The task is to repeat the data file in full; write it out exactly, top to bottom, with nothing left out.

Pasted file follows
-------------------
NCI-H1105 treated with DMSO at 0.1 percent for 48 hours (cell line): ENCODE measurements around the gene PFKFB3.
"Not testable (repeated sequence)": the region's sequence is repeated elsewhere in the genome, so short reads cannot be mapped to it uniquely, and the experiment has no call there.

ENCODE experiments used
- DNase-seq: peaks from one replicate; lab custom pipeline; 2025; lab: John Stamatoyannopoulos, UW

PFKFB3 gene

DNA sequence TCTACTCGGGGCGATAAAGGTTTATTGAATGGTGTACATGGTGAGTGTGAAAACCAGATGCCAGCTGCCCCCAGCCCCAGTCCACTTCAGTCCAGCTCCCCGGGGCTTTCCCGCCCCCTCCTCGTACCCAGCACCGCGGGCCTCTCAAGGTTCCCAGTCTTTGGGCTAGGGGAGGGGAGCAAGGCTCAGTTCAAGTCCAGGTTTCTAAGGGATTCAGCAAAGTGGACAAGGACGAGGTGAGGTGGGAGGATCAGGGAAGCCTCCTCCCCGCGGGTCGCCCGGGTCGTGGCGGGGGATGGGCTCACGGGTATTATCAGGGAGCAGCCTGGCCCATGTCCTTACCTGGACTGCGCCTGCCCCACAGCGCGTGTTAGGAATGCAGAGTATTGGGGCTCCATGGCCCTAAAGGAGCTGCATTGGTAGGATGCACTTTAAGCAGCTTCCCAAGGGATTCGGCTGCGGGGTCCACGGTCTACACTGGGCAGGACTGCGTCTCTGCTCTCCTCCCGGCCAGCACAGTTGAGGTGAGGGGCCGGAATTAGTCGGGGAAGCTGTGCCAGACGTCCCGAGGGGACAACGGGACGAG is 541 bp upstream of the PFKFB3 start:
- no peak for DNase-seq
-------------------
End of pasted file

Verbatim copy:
NCI-H1105 treated with DMSO at 0.1 percent for 48 hours (cell line): ENCODE measurements around the gene PFKFB3.
"Not testable (repeated sequence)": the region's sequence is repeated elsewhere in the genome, so short reads cannot be mapped to it uniquely, and the experiment has no call there.

ENCODE experiments used
- DNase-seq: peaks from one replicate; lab custom pipeline; 2025; lab: John Stamatoyannopoulos, UW

PFKFB3 gene

DNA sequence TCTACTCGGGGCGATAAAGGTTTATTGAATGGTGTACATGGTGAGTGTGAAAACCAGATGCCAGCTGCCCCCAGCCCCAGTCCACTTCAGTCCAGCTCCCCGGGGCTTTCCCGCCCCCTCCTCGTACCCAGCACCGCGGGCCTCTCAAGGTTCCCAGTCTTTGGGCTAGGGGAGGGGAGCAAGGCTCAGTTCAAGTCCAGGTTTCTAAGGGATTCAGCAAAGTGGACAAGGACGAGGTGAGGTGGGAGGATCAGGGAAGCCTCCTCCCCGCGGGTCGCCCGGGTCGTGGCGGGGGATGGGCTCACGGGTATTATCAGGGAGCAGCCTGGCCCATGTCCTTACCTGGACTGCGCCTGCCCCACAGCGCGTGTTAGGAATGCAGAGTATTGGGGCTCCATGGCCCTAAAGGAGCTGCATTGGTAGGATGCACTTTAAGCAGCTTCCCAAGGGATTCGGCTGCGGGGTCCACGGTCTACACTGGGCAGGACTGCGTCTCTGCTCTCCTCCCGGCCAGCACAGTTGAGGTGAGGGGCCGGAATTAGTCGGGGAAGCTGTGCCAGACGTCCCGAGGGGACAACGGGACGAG is 541 bp upstream of the PFKFB3 start:
- no peak for DNase-seq